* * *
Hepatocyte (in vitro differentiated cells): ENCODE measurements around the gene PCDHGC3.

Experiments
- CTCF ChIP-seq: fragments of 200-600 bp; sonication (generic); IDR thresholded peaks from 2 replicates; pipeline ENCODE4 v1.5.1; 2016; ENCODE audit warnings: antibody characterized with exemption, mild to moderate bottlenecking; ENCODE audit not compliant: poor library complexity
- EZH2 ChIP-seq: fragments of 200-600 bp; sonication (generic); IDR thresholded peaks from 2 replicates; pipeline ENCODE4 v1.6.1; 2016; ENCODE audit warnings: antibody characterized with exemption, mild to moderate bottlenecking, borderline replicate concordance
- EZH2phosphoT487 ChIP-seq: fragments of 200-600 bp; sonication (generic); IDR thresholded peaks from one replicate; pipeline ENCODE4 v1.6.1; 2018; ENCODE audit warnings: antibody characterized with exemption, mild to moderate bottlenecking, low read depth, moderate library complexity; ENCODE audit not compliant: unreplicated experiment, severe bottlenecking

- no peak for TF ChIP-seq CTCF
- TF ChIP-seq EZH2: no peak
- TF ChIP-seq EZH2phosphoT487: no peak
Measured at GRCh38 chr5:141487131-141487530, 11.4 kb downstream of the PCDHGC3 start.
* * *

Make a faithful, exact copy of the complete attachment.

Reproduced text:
Hepatocyte (in vitro differentiated cells): ENCODE measurements around the gene PCDHGC3.

Experiments
- CTCF ChIP-seq: fragments of 200-600 bp; sonication (generic); IDR thresholded peaks from 2 replicates; pipeline ENCODE4 v1.5.1; 2016; ENCODE audit warnings: antibody characterized with exemption, mild to moderate bottlenecking; ENCODE audit not compliant: poor library complexity
- EZH2 ChIP-seq: fragments of 200-600 bp; sonication (generic); IDR thresholded peaks from 2 replicates; pipeline ENCODE4 v1.6.1; 2016; ENCODE audit warnings: antibody characterized with exemption, mild to moderate bottlenecking, borderline replicate concordance
- EZH2phosphoT487 ChIP-seq: fragments of 200-600 bp; sonication (generic); IDR thresholded peaks from one replicate; pipeline ENCODE4 v1.6.1; 2018; ENCODE audit warnings: antibody characterized with exemption, mild to moderate bottlenecking, low read depth, moderate library complexity; ENCODE audit not compliant: unreplicated experiment, severe bottlenecking

- no peak for TF ChIP-seq CTCF
- TF ChIP-seq EZH2: no peak
- TF ChIP-seq EZH2phosphoT487: no peak
Measured at GRCh38 chr5:141487131-141487530, 11.4 kb downstream of the PCDHGC3 start.